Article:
Scroll saw art including intarsia, puzzles, ornaments, and much more. The Cut Above Woodworking has been providing high-quality arts and crafts since opening in 2008. With every item, Adams strives to provide you with high-quality, handmade heirloom pieces of art that are unique and will provide enjoyment for many years to come. From Adams: “Each and every item is personally made by me in my wood shop in northwest Tennessee. Often I use reclaimed woods I salvaged from old homes, furniture or fallen limbs and combine them with newer cut lumber in order to best utilize all my options. No wood is safe once I set my eyes on it. From selecting the pattern, picking the best color and grain of the wood to its final finish, all steps are performed by myself. And just as every tree is unique so is every one of my finished items. I genuinely care about my customers and try to provide only the highest quality art my skills will provide, and do my best to accommodate special requests. I do these things, and more, while providing you with wooden art at a good value. In 2007 I bought my first home. Behind the house was a separate one car garage. About the same time my dad retired from his 9-5 job and took up his hobby of clock repair. Tho I had no previous woodworking experience I decided I wanted to be able to help him with case work. So I bought a very cheep scroll saw, some terrible blades, and a pattern book. Three hours later I had my first item completed. It was just a simple wolf head, but I was hooked. Now I have a top of the line saw, use the some of the best blades, and have more patterns than I can count. In the five years since then I have vastly improved my skills and quality. I do art and craft shows, demonstrations, and sell in several shops around Tennessee. I have won best in show at the county fair as well as other accolades. This year I hope to expand even more with a goal to eventually be able to quit my current job and do this full time. And I have yet to help dad with a single clock case.� Visit his website:

Troy Berggren Lacey Fiber Art Jewelry

Originally from California, Lacey has worked in fiber art since learning to knit and crochet at an early age. She attended the Waldorf School, a school created by Rudolf Steiner that places human development and art at the center of its curriculum and specializes in enabling students to choose their individual path through life. Lacey uses the process of wet felting to make her original designs and one-of-a-kind pieces. Wet felting takes advantage of the tiny fibers in wool yarns and fabrics and the lubrication usually provided by friction and soapy water to create varied textures of cloth. “I love natural fibers,” Lacey said. “When I spin wool, I think of the history of the animal. Being at one with nature puts life in perspective. I am recycling nature to create my personal story.”Not only does Lacey make felts, she uses crea tive techniques such as needle felting, spinning, dyeing her spun wool or crocheting or knitting to create her unique designs. “I always feel at peace when I create my artwork. I can enjoy the moment,” she said. “My goal is to live in balance and harmony.” Visit her website:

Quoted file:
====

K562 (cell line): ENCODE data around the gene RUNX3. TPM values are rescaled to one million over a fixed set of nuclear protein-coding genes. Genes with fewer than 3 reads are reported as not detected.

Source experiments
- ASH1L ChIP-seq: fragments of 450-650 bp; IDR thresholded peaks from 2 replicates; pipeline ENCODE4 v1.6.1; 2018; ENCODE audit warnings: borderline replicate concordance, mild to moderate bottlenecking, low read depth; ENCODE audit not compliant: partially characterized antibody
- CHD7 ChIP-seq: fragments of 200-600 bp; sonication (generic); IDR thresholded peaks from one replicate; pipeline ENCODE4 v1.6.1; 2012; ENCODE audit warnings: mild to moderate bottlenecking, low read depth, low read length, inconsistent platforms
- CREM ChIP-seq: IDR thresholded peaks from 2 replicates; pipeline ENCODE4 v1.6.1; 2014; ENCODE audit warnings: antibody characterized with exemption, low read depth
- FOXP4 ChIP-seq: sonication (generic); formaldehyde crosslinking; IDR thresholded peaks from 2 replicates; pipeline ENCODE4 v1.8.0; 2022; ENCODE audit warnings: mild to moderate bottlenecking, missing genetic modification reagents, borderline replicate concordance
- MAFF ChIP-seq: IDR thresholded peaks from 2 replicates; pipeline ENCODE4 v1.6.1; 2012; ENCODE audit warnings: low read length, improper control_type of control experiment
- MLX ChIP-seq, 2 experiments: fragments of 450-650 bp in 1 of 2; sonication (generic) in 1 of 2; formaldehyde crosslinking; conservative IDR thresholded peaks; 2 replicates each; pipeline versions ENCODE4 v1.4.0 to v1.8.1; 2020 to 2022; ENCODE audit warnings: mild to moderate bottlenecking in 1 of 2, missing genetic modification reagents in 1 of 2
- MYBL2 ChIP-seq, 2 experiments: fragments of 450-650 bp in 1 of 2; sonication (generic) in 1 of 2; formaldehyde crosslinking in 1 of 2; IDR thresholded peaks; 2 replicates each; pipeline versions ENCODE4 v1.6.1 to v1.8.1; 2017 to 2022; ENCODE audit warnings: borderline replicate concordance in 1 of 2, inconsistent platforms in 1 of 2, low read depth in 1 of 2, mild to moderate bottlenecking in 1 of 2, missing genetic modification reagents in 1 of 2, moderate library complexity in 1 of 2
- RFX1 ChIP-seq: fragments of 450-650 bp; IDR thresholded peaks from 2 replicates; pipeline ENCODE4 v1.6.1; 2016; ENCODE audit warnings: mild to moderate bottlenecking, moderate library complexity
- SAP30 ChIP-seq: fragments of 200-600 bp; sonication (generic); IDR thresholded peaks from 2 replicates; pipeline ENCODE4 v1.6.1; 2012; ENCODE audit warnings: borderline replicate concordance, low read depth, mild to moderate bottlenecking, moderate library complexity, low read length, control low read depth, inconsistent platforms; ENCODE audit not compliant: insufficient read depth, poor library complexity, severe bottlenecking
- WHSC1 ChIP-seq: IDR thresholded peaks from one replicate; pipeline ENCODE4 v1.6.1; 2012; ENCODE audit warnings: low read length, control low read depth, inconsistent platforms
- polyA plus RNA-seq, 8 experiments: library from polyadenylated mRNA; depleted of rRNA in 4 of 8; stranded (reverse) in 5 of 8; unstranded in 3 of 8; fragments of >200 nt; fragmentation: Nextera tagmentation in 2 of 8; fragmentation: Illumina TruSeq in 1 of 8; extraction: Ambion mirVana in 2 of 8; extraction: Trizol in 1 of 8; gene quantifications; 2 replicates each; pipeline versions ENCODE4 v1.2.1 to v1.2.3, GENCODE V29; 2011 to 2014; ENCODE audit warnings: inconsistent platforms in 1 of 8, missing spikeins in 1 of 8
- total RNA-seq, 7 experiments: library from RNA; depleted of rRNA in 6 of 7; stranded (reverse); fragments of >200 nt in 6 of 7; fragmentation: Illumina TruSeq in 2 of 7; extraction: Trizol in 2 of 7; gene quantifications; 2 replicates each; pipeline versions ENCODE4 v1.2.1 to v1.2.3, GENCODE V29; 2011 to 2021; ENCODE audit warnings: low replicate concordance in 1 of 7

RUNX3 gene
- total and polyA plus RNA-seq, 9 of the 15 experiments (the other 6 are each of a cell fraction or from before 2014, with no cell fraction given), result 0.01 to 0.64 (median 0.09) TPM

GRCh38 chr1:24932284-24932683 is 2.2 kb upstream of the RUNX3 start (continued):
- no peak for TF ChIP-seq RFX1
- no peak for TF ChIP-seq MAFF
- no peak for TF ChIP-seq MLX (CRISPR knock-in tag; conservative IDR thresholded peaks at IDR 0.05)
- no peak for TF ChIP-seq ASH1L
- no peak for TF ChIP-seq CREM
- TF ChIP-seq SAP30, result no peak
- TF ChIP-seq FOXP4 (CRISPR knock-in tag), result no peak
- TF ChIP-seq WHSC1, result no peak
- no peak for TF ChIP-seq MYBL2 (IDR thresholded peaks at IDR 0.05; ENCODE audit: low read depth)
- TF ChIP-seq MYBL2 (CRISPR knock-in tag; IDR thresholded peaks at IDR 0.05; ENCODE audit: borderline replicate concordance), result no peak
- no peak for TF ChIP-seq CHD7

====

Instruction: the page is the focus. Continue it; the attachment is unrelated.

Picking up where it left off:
Ray Spiller


Mount Sharon Forge, just minutes away from Nashville, Tennessee, opened its doors for business in 1991. Owner and artist-blacksmith Ray Spiller has been hammering hot steel much longer. He built his first blacksmith shop in 1983 and began to sell his useful sculptures right away. Over the years since then, Spiller has forged a wide variety of ironwork. His art has ranged from hooks and bottle openers (still popular, especially now in the era of fine craft brews) to Damascus jewelry and commissioned works. Among his larger works are gates, balconies, gazebos, railings, and reproduction forgings, such as the historic light fixtures at Centennial Park, one of Nashville’s cultural jewels. Visit his website:


CORKS & CANVAS OCTOBER 11 6-9pm Register online or by calling 615.740.5500

Renaissance Center October 2013 Issue